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Anarchism, Eugene Style, and the Struggle for Liberation

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  • Clore Daniel C
    News for Anarchists & Activists: http://www.egroups.com/group/smygo Editorial The OTHER Paper Anarchism, Eugene Style, and the Struggle for Liberation The
    Message 1 of 1 , Dec 17, 2000
      News for Anarchists & Activists:


      The OTHER Paper

      Anarchism, Eugene Style, and the Struggle for Liberation

      The re-enactment of the Carnival Against Capitalism June
      18th by our friends and neighbors in the anarchist community
      is a welcome and necessary antidote to the complacency of
      the large number of politically aware and formerly active
      radicals in our community.

      Is complacency truly rampant? We have editorialized
      frequently that despite considerable efforts to resist the
      degradation of our lives and our environment, by nearly any
      measure, we are living in a time when the degradation
      continues steadily and apparently unabated. Use of toxics is
      up steadily despite a strong right-to-know initiative. Land
      clearing, wetlands filling, paving, development, and perhaps
      sand and gravel mining expand despite urban growth
      boundaries and land-use processes. This pattern, which can
      be fairly called ecocide, continues despite hundreds of
      meetings, thousands of letters, and dozens of protests.
      Consider that one of few areas where there has been a
      demonstrated slowing of the destruction is in our old growth
      forests where the tactics are “direct action” and there are
      anarchists and radical environmentalists blocking roads and
      camping in trees. People of sincere commitment must give
      serious consideration to the idea that “direct action, in
      the form of economic sabotage and urban insurrection” may be
      a necessary component of a process of real social change.

      Much has been written recently about the widening gap
      between rich and poor in the United States and around the
      world. Income for the bottom two thirds of the population is
      stagnant or declining, while the top third is either doing
      OK or, at the very top, enjoying a huge prosperity. Thus, it
      may be that the divisions in our community fall along these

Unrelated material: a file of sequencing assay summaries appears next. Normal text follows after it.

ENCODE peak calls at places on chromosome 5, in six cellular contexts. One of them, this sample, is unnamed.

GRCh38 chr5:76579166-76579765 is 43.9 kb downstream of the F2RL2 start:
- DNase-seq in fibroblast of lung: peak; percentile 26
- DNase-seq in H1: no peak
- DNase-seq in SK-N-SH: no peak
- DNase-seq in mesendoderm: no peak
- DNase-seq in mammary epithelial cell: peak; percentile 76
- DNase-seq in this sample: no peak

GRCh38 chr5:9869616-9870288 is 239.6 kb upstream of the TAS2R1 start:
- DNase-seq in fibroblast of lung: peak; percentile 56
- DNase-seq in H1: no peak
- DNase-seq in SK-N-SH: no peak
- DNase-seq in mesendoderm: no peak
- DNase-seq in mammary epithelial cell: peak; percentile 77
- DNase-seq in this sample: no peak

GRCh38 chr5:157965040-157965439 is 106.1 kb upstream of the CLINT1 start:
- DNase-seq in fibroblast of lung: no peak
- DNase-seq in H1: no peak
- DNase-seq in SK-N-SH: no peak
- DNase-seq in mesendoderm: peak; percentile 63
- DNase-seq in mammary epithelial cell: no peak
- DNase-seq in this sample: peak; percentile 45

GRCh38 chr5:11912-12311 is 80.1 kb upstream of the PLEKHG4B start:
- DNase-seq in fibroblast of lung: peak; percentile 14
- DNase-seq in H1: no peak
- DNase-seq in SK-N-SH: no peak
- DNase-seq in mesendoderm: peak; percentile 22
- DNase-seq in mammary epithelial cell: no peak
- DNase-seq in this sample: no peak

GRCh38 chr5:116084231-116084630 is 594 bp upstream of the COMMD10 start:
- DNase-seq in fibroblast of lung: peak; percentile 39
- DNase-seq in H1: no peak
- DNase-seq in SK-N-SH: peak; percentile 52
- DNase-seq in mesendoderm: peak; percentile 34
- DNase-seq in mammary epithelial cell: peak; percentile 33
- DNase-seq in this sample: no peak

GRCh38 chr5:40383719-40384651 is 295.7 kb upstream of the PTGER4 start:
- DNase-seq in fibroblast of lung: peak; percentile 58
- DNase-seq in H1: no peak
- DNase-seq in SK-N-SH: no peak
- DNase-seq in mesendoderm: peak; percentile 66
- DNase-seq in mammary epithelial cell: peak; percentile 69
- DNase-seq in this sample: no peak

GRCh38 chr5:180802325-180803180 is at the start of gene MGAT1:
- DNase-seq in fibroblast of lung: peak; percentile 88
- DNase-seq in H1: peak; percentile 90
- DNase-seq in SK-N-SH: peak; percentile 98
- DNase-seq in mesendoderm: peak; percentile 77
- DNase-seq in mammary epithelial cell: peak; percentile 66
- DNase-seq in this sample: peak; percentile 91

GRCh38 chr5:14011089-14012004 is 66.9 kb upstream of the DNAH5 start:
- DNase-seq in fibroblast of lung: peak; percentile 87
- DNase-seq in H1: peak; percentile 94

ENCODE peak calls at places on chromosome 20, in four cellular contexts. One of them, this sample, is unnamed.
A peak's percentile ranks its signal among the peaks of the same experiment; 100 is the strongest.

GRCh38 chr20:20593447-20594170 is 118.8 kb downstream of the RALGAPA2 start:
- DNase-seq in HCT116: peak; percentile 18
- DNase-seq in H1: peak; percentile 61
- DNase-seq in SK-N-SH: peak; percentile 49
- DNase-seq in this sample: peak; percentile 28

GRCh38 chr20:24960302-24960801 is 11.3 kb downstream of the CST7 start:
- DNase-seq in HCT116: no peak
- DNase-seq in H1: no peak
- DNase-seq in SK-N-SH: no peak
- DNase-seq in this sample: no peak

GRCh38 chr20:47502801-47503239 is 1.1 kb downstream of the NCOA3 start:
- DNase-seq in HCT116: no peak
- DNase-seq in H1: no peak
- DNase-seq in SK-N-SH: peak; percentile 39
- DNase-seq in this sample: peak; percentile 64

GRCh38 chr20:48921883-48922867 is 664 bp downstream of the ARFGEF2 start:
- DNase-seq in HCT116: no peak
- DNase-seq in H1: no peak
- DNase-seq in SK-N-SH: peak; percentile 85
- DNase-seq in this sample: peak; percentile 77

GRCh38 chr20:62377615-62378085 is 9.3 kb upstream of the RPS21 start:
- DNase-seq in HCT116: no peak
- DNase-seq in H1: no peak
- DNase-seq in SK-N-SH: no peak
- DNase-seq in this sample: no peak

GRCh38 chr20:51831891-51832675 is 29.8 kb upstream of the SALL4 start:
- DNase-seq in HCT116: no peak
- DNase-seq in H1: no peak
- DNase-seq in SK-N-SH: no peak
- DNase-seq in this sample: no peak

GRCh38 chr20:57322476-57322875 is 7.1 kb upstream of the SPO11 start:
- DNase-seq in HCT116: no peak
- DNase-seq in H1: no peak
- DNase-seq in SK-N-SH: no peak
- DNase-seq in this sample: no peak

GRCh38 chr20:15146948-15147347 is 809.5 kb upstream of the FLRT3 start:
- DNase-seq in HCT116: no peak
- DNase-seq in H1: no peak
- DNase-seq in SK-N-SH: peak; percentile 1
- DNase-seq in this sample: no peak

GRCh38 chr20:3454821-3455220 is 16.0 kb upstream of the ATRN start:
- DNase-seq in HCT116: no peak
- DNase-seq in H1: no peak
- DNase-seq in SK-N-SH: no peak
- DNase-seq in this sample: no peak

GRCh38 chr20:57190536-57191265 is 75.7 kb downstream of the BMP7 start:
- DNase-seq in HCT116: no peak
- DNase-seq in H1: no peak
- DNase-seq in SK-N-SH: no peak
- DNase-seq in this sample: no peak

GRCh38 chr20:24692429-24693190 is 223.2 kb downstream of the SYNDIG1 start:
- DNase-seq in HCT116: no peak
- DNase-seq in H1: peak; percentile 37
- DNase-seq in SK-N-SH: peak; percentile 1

fault lines. Our anarchists are largely in the lower
      echelons, and a radical analysis and organizing for
      resistance make perfect sense. Meanwhile, the complacent
      former activists are largely mid-career technicians and
      professionals and are mostly doing OK and starting to think
      about retirement. And, of course, Jim Torrey and his more
      influential buddies are rolling in the dough and hoping to
      keep the party going strong.

      This is roughly the situation that prevailed during the
      1920’s, which of course preceded the great depression,
      perhaps the most revolutionary time in American history. A
      similar turn of events today could ignite serious resistance
      to the global capitalist system and perhaps spark new
      important changes.

      And so, the issues the anarchists raise are very important:
      to stop the ecocide and restore the earth, and to rebuild
      society for greater freedom and autonomy. These issues are
      not anarchist issues alone. They have been to goals for
      social visionaries for hundreds of years in one form or
      another. For example, this paper (the OTHER paper) proclaims
      its purpose in very similar terms, declaring its support for
      “a much more equal distribution of wealth and political
      power, a much greater liberty of individuals to grow and
      develop as they choose, and a community prospering in a
      sustainable way of life, in harmony with the natural world.”

      The key is to create a vision of the positive things our
      lives and our society could be like, to develop a believable
      strategy of how to get from here to there, and, of course,
      make it happen. To their credit, anarchists historically
      have created appealing visionary ideas about liberation and
      utopian social ideals. They have not been especially good at
      organization and strategies that have actually overcome
      strong opposition, however. And unfortunately, most modern
      examples of revolutionary change seem to show that large
      scale violence and social collapse are often part of the
      process. One interesting alternative might be found in the
      “people power” uprising that removed the Marcos’ from the
      Philippines. However, that uprising just changed leadership,
      not a capitalist social and economic system.

      Looking past the angers and injustices of the present
      moment, it seems clear that a well developed program for a
      positive transformation of our community could gain great
      support if it was likely to succeed, would genuinely address
      serious environmental and economic problems, and could be
      successfully put in place.

      Dan Clore

      The Website of Lord Weÿrdgliffe:
      The Dan Clore Necronomicon Page:

      "Tho-ag in Zhi-gyu slept seven Khorlo. Zodmanas
      zhiba. All Nyug bosom. Konch-hog not; Thyan-Kam
      not; Lha-Chohan not; Tenbrel Chugnyi not;
      Dharmakaya ceased; Tgenchang not become; Barnang
      and Ssa in Ngovonyidj; alone Tho-og Yinsin in
      night of Sun-chan and Yong-grub (Parinishpanna),
      &c., &c.,"
      -- The Book of Dzyan.
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